Ever wonder how Google decides to rank one website higher than another? The SEO experts at Searchmetrics have (a lot!) and they’ve just released a new report that provides interesting insights into what factors separate high-ranking pages (i.e., those that occupy the top 30 spots) from everybody else.
In a nutshell, the company analyzed 300,000 websites to see how various ranking factors correlated with search position and evaluated how their relative importance has changed over time. Many of the factors deal with technical details (e.g., URL length, https encryption, etc.) that are better left to your webmaster but several involve features and elements worth incorporating as you plan your web presence. Here are 5:
Length matters: Despite the common conception that people don’t read online, the research found that longer content correlates well with search rank. Compared to 2014, the average word count on pages in the top 10 search results increased around 25%, rising from 975 to 1,285 words. Presumably, longer content gives users what they’re looking for by providing more comprehensive information.
Time on site: The better the content, the more time visitors are likely to spend on your website, another factor that Google interprets favorably. Some of that can be attributed to length but you can also maximize this ‘dwell time’ by incorporating internal links, embedding videos and having an extensive gallery of before and after photos.
Mobile-friendliness: Responsive design, as it’s called, ensures websites automatically adjust page display to the corresponding end device (desktop, tablet, smartphone etc.). With mobile searches approaching, and in some cases overtaking, desktop searches, it’s more important than ever that your tech team optimizes your website for the full range of devices and search styles.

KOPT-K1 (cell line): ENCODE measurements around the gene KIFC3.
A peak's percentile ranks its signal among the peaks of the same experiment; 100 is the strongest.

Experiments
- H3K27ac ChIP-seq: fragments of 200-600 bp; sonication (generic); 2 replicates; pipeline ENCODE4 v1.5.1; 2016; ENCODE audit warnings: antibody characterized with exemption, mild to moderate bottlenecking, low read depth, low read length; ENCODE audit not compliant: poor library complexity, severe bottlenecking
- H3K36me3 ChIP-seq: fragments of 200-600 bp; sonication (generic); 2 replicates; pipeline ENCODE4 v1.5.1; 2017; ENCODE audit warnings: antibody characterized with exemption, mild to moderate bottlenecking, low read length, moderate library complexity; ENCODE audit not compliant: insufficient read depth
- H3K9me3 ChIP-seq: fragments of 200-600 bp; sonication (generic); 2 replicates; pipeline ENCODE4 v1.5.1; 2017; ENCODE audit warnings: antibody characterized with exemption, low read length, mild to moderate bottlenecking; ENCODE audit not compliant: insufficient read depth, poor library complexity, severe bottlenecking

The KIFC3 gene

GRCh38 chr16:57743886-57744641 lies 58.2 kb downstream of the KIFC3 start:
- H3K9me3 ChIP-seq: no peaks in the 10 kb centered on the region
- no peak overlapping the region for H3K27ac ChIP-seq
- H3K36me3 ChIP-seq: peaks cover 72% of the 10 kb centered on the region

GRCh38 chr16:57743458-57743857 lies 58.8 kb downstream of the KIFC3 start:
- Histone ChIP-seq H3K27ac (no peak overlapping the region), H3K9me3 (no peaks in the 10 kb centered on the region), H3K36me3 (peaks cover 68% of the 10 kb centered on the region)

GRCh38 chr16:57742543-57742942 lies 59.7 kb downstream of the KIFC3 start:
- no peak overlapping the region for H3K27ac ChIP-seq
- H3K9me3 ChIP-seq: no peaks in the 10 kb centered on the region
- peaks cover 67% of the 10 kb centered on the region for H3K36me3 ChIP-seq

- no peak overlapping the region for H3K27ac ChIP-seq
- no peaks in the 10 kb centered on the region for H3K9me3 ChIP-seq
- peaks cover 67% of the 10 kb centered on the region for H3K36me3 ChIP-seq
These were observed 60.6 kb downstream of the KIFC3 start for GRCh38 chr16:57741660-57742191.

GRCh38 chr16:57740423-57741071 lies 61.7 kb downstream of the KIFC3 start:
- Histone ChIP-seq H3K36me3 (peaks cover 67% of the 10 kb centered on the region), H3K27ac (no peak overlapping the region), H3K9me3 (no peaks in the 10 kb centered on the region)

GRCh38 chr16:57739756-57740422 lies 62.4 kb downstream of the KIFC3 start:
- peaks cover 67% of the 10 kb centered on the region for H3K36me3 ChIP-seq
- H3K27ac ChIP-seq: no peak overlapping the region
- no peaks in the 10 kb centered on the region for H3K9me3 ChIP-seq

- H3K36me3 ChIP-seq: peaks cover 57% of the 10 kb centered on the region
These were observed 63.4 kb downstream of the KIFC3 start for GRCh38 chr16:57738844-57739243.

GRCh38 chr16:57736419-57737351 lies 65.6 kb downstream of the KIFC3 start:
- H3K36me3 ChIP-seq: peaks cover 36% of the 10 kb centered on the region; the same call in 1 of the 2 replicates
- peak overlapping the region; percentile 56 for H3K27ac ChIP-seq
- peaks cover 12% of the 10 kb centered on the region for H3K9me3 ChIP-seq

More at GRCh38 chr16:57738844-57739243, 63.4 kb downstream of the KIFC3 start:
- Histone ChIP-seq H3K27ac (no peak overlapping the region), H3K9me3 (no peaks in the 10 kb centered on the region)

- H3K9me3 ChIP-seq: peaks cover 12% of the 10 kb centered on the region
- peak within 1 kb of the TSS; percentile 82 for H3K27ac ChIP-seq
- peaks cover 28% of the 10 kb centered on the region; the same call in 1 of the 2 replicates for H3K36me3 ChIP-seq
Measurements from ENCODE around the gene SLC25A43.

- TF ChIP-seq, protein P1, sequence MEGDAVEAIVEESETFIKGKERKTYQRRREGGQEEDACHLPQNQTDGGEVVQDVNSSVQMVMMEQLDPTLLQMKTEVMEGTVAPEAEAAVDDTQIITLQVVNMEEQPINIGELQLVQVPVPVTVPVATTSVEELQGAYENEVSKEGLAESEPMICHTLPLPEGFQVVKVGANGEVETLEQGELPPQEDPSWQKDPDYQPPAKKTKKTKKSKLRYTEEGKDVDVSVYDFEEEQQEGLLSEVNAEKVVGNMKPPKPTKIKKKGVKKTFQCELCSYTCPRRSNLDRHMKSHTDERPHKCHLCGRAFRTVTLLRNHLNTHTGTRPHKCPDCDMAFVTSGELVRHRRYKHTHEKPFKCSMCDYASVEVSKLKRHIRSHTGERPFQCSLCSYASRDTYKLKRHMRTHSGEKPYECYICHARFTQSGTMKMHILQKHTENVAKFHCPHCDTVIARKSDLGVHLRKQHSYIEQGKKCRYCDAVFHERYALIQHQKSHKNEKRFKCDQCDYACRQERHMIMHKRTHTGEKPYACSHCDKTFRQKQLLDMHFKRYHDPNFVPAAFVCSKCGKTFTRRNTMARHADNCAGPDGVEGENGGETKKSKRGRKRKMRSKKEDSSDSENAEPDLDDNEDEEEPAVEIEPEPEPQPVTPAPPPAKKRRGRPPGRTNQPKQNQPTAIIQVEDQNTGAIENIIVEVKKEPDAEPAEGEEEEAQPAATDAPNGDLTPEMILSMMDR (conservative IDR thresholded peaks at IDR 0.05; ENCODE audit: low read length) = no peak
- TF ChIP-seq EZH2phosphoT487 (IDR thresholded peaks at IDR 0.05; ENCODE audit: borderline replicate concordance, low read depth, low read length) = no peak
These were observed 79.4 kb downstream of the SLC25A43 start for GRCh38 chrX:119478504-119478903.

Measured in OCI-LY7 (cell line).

Don’t count on keywords: Just a few years ago, some SEOs would try to game the system by cramming search terms onto pages in the hopes of matching healthcare seekers’ search terms (aka keyword stuffing). That no longer works (and can even lead to penalties) so it’s better to focus on creating relevant, semantically dense (aka informative) content.
Backlinks will become less important: As with keywords, an excessive reliance on links from other websites (a tactic used to suggest authority) has prompted to Google to crack down. They still correlate well with search rank, says the report, but their importance is declining and will likely continue to do so going forward.
In search, change is the only constant
Even as the software engineers at Google update their algorithms to ensure searchers find the content they seek, SEOs are busy adapting their techniques in an effort to capitalize on the changes and generate higher search ranks. It’s a game of cat and mouse where the mice (SEOs) may win in the short term but the cat (Google) always wins in the end. The key to long-term survival is to work with your webmaster or marketing agency to ensure they’re addressing the changes, rather than trying to manipulate them.